Jesus is the Messiah (CCC 436-440)
One of the most common views held about Jesus is that He was “just a wise man” and that there was nothing special about Him. Of course, this view is contrary to the teaching of the Catholic Church (and most other mainline Christian sects) which teaches that He is divine (the Son of God and God) and also the Messiah of Jewish prophecy.
The people who believe that Jesus was nothing more than a wise man fall into two main categories – they are those who deny all supernatural elements (atheists) and maintain He was nothing more than a wise philosopher; and non-Christians who consider that Jesus was merely a prophet or herald. This second group is most commonly represented by Jews and Muslims.
What is a “Messianic” Prophecy?
The Old Testament books of the Bible were written long before Christ was born and contained hundreds of prophecies about an “anointed one” (“Messiah” in Hebrew) who would appear in the future. The Messiah would “deliver” or “save” all the Jewish people, bringing them to paradise or Heaven. These prophecies also stated that the Messiah would save all the other people in the world “through the Jews.”
When the New Testament is read it is clear that Jesus Christ fulfilled these Messianic prophecies, and is therefore the long-awaited Messiah.
Use of Biblical Prophecy
It may seem odd to use Biblical prophecy in order to convince people who do not use the Christian Bible (atheists, Jews and Muslims) that Jesus is the Messiah. But in point of fact this can be a very effective method. Even if the Bible is not accepted as a divinely inspired work it is generally accepted by most secular historians as being historically accurate. The fact that a figure from New Testament times fulfilled prophecies which were written in Old Testament times should make even the most cynical atheist sit up and take notice!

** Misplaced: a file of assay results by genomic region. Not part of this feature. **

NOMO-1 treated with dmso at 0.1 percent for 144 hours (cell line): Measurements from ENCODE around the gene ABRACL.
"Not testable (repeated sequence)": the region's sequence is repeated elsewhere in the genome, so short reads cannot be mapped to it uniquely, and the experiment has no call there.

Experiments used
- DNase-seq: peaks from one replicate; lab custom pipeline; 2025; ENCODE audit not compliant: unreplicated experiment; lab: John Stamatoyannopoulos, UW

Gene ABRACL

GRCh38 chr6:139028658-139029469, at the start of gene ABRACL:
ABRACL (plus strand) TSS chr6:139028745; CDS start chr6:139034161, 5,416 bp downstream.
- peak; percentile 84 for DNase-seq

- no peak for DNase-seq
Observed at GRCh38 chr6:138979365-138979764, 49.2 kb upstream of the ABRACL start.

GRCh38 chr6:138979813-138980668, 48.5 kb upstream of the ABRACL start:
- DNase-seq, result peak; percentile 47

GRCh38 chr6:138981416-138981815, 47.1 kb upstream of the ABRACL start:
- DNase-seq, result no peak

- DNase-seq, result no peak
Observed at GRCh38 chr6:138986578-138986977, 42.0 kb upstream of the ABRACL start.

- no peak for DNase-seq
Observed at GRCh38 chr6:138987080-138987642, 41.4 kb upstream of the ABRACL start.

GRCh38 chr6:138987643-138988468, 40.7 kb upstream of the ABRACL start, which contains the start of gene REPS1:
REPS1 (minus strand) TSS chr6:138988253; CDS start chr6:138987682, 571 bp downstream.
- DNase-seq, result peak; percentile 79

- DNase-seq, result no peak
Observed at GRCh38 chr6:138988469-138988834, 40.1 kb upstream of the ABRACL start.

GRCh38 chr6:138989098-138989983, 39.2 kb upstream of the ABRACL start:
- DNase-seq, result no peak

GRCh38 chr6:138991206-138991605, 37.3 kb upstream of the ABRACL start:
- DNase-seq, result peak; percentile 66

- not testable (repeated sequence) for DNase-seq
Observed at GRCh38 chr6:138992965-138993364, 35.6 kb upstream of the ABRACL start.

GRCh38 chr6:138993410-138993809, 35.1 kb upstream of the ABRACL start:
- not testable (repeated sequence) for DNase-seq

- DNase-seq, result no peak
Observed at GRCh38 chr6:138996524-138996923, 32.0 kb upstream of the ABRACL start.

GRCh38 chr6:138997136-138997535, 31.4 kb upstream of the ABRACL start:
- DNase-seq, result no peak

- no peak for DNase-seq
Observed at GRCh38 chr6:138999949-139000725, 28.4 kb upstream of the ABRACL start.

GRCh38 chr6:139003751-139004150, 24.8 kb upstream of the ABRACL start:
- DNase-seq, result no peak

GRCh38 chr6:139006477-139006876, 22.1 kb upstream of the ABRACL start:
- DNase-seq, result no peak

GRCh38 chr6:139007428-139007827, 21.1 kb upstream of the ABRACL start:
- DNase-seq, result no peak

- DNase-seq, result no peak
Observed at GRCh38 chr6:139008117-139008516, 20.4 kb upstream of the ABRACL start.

The Old Testament prophecies were part of the Jewish Scriptures for centuries before Jesus' time. The historical facts about Jesus' life (even just the “non-supernatural” elements such as His birth in Bethlehem, His childhood in Galilee and His death on the Cross) match up with the prophecies very accurately indeed.
Septuagint versus Masoretic Text
In attempting to use these prophecies to convince a Jewish person of the fact that Jesus is the Messiah the Jewish person may talk about the Masoretic text and the Septuagint, saying that the Septuagint is a corrupted translation which (deliberately or otherwise) contains errors which make it seem as if the prophecies refer to Jesus.
The truth of the matter is that the Septuagint was (as discussed in the canon of the Bible) used by Jews for over 250 years without any objections. It was only when it was discovered that the prophecies matched very closely to Jesus' life that it was rejected at the Council of Jamnia. In addition, while certain prophecies read differently in the Masoretic and Septuagint texts, the vast majority of them are very clear. Simply consulting the texts is enough to show this.
One of the most profound arguments to make to a Jewish person is that people like Saint Paul (a very well-educated Rabbi) were converted; these people were experts in the Jewish scriptures. Why would they follow a Messiah if He did not actually fulfill the prophecies?
A Special Note on Psalm 22 and Isaiah 53
The best place to begin is with Psalm 22 and Isaiah 52:13-53:12. These two passages tell stories that perfectly parallel events in the life of Christ that took place much later. Psalm 22 is especially amazing since it predicted 11 separate things about Jesus’ crucifixion about a thousand years before they happened. Psalm 22 was composed around 1000 BC while the prophet Isaiah lived about 740-680 BC. Both passages, written far ahead of the time of Christ, are very strong and clear prophecies.